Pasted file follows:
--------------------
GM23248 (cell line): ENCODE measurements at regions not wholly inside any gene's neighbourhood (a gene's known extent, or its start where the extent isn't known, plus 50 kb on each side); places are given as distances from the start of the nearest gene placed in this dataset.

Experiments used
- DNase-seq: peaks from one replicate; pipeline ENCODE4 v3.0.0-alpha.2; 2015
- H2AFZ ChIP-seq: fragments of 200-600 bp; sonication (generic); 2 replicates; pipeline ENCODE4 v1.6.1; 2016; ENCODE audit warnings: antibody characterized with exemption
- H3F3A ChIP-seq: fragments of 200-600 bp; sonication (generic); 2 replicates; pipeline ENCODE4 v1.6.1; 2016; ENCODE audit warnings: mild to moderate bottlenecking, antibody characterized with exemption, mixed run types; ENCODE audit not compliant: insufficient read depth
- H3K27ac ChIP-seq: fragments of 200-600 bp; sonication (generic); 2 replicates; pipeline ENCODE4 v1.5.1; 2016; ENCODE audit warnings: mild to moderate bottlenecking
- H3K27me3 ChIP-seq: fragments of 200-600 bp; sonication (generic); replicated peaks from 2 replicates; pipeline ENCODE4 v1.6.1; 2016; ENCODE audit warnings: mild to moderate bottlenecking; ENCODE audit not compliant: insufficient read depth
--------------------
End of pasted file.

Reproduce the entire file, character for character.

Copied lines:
GM23248 (cell line): ENCODE measurements at regions not wholly inside any gene's neighbourhood (a gene's known extent, or its start where the extent isn't known, plus 50 kb on each side); places are given as distances from the start of the nearest gene placed in this dataset.

Experiments used
- DNase-seq: peaks from one replicate; pipeline ENCODE4 v3.0.0-alpha.2; 2015
- H2AFZ ChIP-seq: fragments of 200-600 bp; sonication (generic); 2 replicates; pipeline ENCODE4 v1.6.1; 2016; ENCODE audit warnings: antibody characterized with exemption
- H3F3A ChIP-seq: fragments of 200-600 bp; sonication (generic); 2 replicates; pipeline ENCODE4 v1.6.1; 2016; ENCODE audit warnings: mild to moderate bottlenecking, antibody characterized with exemption, mixed run types; ENCODE audit not compliant: insufficient read depth
- H3K27ac ChIP-seq: fragments of 200-600 bp; sonication (generic); 2 replicates; pipeline ENCODE4 v1.5.1; 2016; ENCODE audit warnings: mild to moderate bottlenecking
- H3K27me3 ChIP-seq: fragments of 200-600 bp; sonication (generic); replicated peaks from 2 replicates; pipeline ENCODE4 v1.6.1; 2016; ENCODE audit warnings: mild to moderate bottlenecking; ENCODE audit not compliant: insufficient read depth